“Rouhani, said Netanyahu, ‘spoke about human rights at a time when Iranian forces are participating in the slaughter of innocent civilians in Syria. He condemned terrorism at a time when the Iranian regime carries out terrorism in dozens of countries worldwide,” the Times noted. “‘He spoke of a peaceful nuclear program at a time when the IAEA has established that the [Iranian] program has military characteristics, and when it’s plain to all that one of the world’s most oil-rich nations is not investing a fortune in ballistic missiles and underground nuclear facilities in order to produce electricity.’ Netanyahu, who had earlier Tuesday urged the world not to be ‘fooled’ by Iran’s new moderate rhetoric, said that it was no coincidence that Rouhani’s speech featured ‘no realistic offer to halt Iran’s nuclear program and contained no commitment to uphold the [relevant] UN Security Council resolutions.’ This, the prime minister said, precisely reflected Iran’s plan: ‘To talk, and buy time, in order to advance Iran’s capacity to attain nuclear weapons.’ Rouhani was a past master of such tactics, said Netanyahu, recalling that the new president ‘has boasted about the way in which he misled the world a decade ago [as Iran's chief nuclear negotiator], when Iran was negotiating while simultaneously advancing its nuclear program.’ The international community, Netanyahu said, ‘must judge Iran by its actions, not its words.’”

That said, a front-page analysis by a leading Israeli newspaper suggested that Presidents Obama and Rouhani’s speeches were so choreographed as to strongly indicate significant back-channel discussions have been underway for quite some time between the U.S. and Iran.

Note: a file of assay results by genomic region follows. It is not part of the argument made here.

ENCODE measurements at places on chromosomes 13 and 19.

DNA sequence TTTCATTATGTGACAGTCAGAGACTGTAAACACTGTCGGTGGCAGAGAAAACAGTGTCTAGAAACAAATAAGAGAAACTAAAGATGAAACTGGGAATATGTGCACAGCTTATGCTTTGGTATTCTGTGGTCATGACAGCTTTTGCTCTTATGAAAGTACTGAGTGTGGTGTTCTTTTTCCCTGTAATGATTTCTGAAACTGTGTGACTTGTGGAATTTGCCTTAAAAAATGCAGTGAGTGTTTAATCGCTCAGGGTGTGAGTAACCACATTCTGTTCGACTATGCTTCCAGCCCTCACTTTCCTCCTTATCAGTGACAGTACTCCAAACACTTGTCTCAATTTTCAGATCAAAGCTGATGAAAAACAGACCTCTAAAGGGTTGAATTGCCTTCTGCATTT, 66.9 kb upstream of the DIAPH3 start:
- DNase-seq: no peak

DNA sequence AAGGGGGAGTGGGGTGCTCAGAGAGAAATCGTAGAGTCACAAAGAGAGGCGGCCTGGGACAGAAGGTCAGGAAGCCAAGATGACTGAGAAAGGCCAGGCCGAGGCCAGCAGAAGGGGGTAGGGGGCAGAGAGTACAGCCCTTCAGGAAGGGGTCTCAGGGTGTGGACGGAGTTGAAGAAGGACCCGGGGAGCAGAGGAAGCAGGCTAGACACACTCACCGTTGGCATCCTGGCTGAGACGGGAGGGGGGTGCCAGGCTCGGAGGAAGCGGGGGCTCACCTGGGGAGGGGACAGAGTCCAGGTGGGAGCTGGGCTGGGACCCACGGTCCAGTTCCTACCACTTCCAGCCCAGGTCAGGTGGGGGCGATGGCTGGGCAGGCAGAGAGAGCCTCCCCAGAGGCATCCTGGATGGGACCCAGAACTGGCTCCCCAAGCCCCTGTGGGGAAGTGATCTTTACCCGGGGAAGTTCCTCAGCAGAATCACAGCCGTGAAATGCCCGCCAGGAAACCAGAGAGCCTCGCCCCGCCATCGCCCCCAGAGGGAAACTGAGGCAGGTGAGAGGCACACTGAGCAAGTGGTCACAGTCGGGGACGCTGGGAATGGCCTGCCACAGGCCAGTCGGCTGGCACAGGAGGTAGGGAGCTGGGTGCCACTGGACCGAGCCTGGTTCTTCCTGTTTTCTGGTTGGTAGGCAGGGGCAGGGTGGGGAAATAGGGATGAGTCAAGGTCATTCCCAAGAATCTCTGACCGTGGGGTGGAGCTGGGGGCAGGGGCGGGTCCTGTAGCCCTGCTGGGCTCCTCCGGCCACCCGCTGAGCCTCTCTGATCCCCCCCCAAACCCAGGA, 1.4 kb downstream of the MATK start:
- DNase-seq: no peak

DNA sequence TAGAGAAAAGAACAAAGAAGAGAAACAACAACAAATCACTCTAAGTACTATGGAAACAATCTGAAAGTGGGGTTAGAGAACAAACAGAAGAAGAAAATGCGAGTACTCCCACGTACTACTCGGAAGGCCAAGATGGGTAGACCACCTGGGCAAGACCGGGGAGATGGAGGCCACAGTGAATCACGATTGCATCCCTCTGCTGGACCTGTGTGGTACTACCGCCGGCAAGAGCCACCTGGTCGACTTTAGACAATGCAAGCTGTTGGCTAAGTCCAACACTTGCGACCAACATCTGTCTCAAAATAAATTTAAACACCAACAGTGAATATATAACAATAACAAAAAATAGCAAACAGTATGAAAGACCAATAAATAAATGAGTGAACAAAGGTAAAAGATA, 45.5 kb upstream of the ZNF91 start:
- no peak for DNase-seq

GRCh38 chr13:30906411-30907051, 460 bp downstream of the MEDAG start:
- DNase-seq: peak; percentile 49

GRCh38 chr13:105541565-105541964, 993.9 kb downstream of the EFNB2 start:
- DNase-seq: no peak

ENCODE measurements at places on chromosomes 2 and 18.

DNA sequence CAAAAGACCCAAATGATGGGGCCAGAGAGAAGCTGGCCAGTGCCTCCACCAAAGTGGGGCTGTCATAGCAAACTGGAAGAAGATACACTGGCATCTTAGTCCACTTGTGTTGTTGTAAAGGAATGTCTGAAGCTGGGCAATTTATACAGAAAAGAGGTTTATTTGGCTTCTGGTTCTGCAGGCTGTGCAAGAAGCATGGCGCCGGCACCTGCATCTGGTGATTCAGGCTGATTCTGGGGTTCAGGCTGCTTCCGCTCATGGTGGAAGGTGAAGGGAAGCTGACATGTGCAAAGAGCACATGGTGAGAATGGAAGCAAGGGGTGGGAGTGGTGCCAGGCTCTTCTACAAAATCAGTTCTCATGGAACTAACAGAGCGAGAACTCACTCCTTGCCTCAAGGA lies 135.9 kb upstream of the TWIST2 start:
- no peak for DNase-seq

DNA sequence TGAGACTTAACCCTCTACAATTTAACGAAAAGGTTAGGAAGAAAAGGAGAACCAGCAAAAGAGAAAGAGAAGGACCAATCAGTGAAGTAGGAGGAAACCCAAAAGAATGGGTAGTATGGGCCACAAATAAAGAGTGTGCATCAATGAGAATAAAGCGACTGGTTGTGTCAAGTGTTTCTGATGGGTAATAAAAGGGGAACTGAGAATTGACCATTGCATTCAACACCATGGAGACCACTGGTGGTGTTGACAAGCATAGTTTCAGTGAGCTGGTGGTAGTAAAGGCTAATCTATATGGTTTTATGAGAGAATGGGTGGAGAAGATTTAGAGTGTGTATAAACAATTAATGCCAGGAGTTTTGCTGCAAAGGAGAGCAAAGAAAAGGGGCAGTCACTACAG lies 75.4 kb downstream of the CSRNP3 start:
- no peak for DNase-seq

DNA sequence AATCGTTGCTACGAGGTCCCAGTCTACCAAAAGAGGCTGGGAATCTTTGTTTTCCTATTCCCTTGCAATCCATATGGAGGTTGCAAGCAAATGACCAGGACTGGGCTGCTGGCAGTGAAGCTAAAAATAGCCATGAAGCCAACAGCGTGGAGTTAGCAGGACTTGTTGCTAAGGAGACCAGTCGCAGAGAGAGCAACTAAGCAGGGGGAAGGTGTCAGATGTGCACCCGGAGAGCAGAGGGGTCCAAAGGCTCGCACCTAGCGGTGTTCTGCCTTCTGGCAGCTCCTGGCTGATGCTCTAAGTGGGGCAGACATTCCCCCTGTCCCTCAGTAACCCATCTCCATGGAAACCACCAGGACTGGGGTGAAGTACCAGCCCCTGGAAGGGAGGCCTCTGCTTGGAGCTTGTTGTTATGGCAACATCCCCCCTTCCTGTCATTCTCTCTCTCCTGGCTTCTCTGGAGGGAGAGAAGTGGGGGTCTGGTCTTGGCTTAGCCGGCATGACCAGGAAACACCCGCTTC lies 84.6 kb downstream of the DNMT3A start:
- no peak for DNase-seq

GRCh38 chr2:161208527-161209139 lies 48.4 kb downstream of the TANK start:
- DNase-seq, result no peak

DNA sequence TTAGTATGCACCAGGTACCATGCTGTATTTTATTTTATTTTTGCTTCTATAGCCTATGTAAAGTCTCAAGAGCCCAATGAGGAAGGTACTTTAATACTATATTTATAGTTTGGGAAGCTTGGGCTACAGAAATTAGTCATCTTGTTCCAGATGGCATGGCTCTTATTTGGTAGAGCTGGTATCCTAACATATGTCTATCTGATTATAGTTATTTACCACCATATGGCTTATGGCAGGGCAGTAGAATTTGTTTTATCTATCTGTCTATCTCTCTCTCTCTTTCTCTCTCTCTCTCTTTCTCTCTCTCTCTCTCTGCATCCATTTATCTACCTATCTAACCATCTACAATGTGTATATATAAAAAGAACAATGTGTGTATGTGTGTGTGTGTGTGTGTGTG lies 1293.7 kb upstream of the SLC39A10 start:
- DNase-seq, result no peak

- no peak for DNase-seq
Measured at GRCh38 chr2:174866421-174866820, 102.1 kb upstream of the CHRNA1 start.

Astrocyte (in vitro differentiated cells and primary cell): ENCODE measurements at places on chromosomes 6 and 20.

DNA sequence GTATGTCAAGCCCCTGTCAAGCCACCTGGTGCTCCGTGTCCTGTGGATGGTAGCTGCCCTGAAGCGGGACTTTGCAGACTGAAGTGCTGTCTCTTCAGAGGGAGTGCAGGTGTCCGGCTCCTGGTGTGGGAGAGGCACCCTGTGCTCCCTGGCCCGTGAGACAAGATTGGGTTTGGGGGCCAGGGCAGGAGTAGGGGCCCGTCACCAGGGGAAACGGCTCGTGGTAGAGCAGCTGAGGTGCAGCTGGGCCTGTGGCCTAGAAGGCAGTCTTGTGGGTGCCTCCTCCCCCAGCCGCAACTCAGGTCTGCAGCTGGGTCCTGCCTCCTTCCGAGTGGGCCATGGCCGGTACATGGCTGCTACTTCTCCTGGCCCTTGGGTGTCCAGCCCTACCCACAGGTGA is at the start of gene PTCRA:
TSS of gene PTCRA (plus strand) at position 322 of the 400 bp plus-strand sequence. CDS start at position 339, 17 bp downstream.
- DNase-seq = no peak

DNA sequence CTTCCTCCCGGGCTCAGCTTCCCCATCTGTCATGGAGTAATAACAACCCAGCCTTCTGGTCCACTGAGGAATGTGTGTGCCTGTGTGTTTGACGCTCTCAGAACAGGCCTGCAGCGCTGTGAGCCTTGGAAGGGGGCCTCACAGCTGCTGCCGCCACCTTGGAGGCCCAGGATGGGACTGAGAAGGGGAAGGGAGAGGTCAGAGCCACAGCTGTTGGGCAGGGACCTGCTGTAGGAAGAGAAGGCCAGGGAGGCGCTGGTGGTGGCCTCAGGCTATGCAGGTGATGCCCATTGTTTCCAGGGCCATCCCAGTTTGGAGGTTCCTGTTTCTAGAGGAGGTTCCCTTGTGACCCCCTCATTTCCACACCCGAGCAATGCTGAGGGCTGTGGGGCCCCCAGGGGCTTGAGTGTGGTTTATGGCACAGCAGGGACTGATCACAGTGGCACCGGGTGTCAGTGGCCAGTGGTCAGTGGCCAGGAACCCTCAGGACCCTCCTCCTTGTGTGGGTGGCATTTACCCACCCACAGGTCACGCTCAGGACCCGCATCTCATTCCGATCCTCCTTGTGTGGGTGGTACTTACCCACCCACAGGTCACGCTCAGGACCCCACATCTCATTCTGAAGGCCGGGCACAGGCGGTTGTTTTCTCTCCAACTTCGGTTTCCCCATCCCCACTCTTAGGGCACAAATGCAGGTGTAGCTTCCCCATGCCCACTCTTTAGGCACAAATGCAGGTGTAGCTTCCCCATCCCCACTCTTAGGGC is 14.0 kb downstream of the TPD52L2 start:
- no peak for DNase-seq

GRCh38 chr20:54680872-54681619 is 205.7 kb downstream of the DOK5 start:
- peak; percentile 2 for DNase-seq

“Take away the boasting and the bluster and what you have is this: U.S. President Barack Obama and Iranian President Hassan Rohani have presented a nearly-identical two-point plan aimed at resolving the impasse over Tehran’s nuclear program,” notes Chemi Shalev, a reporter and analyst for Haaretz, a prominent and well-respected Israeli daily newspaper. “If you are a suspicious type, there is no way that you are going to ascribe this to coincidence. It is, in effect, a declaration of principles for any future accord on Tehran’s nuclear program.”

“The trade-off, which can be dubbed a ‘peace for rights’ formula, is almost certainly the result of hitherto unknown backdoor coordination between the two countries,” asserts Shalev. “It includes US recognition of an inherent Iranian “right” to nuclear energy in exchange for Iranian willingness to ‘prove’ that its nuclear program is meant for peaceful purposes only. Obama actually said as much in his speech: ‘These statements made by our respective governments should offer the basis for a meaningful agreement.’ He then went on to keep the American side of the bargain by declaring: ‘We should be able to achieve a resolution that respects the rights of the Iranian people while giving the world confidence that the Iranian program is peaceful.’”